must look like an old fool, and he wants to be
silent, keep his mouth shut, but it's too late. The
airman asks him how he lost them.
"A fight," Henry says. And he tells a story he's
never told Helen, how he got waylaid by a couple of
crackers when he was just a boy. They wanted to know
his mama's name, but for some reason he refused to
say. "I just call her Mama," he said. "Other folks
call her Mrs. Hull." But the boys wanted to know her
first name, "her Chrustian name." Henry just kept on
saying he didn't know it and then he tried to push
past them and leave, but they shoved him back and lit
into him. "I don't know what I was thinking," he says
now over his coffee, "but it was very important to me
that those fellas not know my mama's name. Mrs.
Hull's all I'd say. I knew it, of course, although I
never called her by it or even rightly thought of her
by it. But I'd be damned if I'd tell them, and they
beat the tar out of me for keeping that secret."
"Yeah, but I bet those boys got their share," the
airman says, and Henry smiles and nods. He can't be
more than eighteen, this driver. They talk about the
service. The boy is frustrated to be a driver in the
air force. He wants to fly. Henry tells him how he
was put in the signals corps: "They liked having me
fetch and carry the messages." The boy, Henry thinks,
is a good soldier, and he feels a surge of pride in
him. But then the coffee is finished and Helen is at
the front door.
"Henry!" She doesn't see him in the car. "Henry!"
He's suddenly embarrassed and gets out of the car
quickly. "There you are," she says. "It's your turn."
Henry ducks his head back into the car to take the
empty mugs and sees the airman looking at him
strangely. "Eunice," he offers awkwardly. The young
man's face is blank. "My mother's name. Eunice
Euphonia Hull. In case you was wondering." He closes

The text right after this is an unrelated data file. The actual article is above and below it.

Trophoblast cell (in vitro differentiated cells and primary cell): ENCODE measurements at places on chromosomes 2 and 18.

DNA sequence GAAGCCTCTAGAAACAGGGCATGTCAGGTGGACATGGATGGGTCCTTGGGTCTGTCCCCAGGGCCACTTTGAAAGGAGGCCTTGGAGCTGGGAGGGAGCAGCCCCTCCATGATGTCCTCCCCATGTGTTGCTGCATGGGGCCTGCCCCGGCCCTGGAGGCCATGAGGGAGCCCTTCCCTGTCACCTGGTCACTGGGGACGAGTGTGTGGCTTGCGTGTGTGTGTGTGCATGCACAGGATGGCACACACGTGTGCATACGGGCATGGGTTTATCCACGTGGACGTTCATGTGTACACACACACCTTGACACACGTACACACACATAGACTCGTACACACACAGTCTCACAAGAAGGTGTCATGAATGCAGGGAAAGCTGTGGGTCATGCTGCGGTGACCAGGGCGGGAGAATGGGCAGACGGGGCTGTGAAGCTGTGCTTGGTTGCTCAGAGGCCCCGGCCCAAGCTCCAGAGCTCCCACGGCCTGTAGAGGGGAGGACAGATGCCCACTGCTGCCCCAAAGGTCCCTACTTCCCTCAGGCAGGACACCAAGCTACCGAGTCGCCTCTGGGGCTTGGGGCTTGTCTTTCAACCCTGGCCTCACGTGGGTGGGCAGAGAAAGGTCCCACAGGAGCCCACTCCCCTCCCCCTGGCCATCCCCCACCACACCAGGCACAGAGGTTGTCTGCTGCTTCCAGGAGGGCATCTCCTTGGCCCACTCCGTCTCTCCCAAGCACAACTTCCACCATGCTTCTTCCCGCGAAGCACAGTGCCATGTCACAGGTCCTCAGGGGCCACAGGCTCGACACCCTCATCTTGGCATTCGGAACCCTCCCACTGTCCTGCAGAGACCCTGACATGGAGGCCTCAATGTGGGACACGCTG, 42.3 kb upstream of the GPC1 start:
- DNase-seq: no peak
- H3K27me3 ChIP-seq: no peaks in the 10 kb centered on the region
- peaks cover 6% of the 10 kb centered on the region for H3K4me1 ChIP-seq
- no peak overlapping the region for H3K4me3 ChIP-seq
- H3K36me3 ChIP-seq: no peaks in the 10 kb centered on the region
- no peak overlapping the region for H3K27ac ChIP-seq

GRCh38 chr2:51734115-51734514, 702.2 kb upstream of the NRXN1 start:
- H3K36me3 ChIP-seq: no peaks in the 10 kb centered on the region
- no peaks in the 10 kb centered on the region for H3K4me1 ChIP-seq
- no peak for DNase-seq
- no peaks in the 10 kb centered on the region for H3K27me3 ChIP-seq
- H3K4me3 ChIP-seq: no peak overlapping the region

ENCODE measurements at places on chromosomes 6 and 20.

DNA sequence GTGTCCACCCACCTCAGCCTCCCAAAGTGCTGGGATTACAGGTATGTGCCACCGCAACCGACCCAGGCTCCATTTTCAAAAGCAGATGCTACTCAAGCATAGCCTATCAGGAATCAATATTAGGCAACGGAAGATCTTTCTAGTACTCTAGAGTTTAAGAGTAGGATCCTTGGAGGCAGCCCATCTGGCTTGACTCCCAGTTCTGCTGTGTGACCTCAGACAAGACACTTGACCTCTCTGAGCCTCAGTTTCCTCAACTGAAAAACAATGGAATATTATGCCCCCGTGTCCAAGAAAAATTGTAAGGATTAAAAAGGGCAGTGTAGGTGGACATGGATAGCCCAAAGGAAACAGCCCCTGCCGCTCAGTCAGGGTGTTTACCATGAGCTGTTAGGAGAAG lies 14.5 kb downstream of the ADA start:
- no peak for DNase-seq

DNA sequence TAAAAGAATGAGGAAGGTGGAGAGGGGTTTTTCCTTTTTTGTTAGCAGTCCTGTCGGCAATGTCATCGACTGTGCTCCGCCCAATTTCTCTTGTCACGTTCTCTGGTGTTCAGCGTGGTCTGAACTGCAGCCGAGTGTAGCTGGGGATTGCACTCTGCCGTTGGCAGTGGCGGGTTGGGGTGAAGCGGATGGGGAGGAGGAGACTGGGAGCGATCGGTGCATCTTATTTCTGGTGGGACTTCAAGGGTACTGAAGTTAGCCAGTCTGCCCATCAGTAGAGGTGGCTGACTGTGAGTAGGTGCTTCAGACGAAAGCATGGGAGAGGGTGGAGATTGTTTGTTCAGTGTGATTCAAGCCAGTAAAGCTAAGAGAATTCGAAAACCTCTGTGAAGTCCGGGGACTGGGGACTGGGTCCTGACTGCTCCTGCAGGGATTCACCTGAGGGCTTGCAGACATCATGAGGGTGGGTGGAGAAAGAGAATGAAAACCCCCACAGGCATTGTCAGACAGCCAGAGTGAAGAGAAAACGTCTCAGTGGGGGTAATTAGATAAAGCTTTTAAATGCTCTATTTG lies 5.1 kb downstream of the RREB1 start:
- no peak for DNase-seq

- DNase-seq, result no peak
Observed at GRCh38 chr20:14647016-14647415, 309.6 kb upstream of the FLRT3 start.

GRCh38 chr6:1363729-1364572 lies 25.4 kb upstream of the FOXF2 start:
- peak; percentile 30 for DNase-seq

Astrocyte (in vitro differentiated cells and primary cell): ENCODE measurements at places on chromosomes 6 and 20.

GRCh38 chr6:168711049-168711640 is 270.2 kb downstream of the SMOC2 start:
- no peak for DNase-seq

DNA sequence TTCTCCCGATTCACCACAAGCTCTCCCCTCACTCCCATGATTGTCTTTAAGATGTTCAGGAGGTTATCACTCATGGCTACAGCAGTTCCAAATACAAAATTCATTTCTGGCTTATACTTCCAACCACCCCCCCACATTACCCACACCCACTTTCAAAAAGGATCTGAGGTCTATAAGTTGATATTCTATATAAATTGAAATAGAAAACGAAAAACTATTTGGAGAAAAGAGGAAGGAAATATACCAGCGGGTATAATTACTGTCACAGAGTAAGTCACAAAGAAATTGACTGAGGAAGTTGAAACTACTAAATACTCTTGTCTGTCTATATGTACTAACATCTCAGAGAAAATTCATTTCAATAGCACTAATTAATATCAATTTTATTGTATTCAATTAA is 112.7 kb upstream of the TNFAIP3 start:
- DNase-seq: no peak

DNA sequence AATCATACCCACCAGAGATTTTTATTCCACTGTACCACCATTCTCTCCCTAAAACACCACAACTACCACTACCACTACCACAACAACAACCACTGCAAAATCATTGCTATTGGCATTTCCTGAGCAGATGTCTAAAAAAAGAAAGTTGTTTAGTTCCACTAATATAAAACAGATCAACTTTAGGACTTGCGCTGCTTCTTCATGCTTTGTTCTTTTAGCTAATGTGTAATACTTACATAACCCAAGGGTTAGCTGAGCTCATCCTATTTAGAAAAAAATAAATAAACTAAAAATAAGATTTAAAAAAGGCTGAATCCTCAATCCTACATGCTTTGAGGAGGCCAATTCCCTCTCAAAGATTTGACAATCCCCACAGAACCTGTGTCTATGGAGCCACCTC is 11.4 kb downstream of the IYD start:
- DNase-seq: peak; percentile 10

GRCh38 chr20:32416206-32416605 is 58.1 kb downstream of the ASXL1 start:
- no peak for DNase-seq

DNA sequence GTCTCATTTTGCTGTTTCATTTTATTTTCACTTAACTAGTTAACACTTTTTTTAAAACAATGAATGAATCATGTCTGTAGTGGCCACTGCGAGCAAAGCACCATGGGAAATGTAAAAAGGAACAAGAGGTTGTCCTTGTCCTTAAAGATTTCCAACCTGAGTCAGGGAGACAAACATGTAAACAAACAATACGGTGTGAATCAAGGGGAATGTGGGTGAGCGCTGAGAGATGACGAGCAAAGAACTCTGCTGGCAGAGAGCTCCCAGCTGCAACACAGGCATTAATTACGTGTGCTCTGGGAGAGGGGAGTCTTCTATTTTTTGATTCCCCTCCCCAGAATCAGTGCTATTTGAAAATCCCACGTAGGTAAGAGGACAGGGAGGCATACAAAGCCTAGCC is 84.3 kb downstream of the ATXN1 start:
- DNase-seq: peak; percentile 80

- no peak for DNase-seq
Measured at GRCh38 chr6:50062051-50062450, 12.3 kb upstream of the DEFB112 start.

the car door with his rear, moves toward the house.
Inside, he hands Helen the two mugs, and she takes
them to wash up.
Back on the sofa, Henry sees that his dentures are
lying beside the plate of sandwiches, but he feels
uncomfortable about putting them in now.
The colonel asks him to describe his experiences, and
Henry repeats the whole story. They'd been making
good time until the cop stopped them around ten-
thirty, and even then Henry had still expected to
make it home by one. He explains how they noticed the
lights a little after that and about twenty minutes
later how they began to sense that the object was
following them, how he had sped up, how it had kept
pace. Finally he describes it swooping low over the
road in front of them and hovering a hundred yards to
their right. He'd stopped, still thinking it could be
a chopper, and got out with the binoculars, leaving
Helen in the still running car. But after getting a
closer look he'd become uneasy, run back, and they
had left in a hurry. They couldn't have been stopped
more than ten minutes, but when they got home it was
almost dawn, hours later than they expected.
"Mrs. Hull," the colonel says, "claims you were
screaming when you came back to the car. About being
captured."
Henry feels a moment of irritation at Helen.
"I was yelling," he says. "I was frightened. I felt
that we were in danger, although I couldn't tell you
why. I just knew this wasn't anything I understood."
He pauses, but the colonel seems to be waiting for
him to go on.
"I was in Korea. I mean, I've been under fire. I was
never afraid like this."